A business partnership is a popular legal entity. Partnerships in business are very similar to those in personal situations. They involve two or more people coming together to build a business. Each of these people help the business financially as well as structurally. They share skills and resources and often, a partnership is a good way to build a business. It helps to take the financial and general business stress and anxiety off of just one person and shares it with others.
In a business partnership, each of the partners has a vested interest in the business. Each has ownership so every decision is made by a collaboration of the partners, unless an agreement is drafted that states otherwise. Some partnerships are silent, which means that one partner may provide financial assistance for the business but another partner runs it.
Partnerships are different than corporations as they are not separate entities from the owners. Much like a sole proprietorship, partnerships are liable for the responsibilities of the business, including the debt. If the business fails, the partners are not protected from losing their personal assets to pay for this debt. Profits and losses are equally divided among the business partners and they are paid by the partners, according to the agreement that has been made.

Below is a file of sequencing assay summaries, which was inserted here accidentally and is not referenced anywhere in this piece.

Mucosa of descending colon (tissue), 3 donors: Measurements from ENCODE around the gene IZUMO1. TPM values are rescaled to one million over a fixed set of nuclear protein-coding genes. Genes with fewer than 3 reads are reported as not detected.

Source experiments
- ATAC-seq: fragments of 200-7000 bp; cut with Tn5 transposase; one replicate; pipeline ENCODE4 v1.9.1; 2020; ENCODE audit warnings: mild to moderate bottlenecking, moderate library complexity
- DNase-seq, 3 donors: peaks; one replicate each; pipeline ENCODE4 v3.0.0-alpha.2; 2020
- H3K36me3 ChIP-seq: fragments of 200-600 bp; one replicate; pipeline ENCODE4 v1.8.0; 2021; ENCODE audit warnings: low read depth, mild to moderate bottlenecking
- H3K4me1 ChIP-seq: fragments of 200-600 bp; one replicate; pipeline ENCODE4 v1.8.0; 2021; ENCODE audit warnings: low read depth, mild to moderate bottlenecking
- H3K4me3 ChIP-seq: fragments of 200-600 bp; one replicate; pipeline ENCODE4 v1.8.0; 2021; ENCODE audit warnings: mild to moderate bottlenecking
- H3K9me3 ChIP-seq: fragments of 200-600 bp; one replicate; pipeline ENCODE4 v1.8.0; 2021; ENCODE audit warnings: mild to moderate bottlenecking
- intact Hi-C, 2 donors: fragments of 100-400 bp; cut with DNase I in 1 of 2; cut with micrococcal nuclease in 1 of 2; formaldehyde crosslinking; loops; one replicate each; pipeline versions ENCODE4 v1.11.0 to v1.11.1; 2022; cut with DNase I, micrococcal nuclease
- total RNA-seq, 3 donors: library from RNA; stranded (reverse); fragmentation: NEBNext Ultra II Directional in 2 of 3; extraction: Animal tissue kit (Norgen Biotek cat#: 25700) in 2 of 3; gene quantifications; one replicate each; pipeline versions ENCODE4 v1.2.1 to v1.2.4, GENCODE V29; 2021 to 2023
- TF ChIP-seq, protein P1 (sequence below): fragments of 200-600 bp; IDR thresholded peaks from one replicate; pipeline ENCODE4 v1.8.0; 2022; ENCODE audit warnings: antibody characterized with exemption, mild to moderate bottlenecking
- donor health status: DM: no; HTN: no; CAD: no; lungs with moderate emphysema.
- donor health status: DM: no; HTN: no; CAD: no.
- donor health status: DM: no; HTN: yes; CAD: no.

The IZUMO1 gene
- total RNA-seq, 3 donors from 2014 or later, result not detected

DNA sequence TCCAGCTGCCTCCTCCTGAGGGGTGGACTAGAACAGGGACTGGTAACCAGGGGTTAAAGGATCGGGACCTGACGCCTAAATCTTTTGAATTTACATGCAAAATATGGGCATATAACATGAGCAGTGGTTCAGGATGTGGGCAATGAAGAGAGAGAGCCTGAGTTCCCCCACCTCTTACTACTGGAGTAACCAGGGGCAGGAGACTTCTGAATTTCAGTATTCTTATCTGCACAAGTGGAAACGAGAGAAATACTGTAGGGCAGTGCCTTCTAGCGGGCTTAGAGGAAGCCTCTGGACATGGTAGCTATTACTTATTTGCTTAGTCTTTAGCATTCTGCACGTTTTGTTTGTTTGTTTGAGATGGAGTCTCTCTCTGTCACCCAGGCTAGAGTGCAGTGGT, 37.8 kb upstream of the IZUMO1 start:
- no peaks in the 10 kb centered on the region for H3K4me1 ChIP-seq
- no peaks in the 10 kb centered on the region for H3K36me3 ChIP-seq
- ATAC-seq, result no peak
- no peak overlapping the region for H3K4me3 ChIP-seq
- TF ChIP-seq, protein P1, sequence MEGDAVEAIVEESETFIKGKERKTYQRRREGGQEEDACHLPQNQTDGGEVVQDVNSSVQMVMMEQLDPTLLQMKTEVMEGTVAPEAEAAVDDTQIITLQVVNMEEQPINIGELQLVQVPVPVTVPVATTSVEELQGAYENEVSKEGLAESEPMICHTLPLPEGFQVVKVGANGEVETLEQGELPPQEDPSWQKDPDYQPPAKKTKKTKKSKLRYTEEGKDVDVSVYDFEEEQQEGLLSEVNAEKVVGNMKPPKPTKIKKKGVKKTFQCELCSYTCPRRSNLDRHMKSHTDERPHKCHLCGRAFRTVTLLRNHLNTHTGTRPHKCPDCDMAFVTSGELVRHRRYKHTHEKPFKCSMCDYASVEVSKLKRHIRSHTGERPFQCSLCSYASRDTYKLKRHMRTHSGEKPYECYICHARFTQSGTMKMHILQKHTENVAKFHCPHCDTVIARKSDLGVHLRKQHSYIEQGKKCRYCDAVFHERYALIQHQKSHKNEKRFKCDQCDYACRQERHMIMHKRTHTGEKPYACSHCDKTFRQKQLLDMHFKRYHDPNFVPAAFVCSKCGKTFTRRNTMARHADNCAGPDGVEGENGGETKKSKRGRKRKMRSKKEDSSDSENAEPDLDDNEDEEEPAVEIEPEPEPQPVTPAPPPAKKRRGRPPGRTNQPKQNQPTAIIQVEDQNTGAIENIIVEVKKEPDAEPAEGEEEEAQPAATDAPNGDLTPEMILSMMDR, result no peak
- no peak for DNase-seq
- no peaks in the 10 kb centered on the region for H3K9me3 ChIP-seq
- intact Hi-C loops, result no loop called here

It is important to understand that there are different types of partnerships in business. General partners all participate in the day to day operations of the business and all have equal liability for the debts that the business incurs. Limited partners invest in the business but do not help to manage or run the business. With regards to pay, there are equity and salary partners. Some partners may choose to be paid as an employee while others only have a share in the ownership of the business.
If you feel that a business partnership is the right choice for your new small business, you will need to further understand the differences in the types of partners and be sure to work out an agreement about how the partnership will operate. Partnerships are typically registered in the state where the business is located but state regulations vary. Check with your state government to learn more about what is required in your state regarding business partnerships. Take time to determine the amount of investment that each partner will provide and work out any fine details such as how management will be split and how each partner will be paid.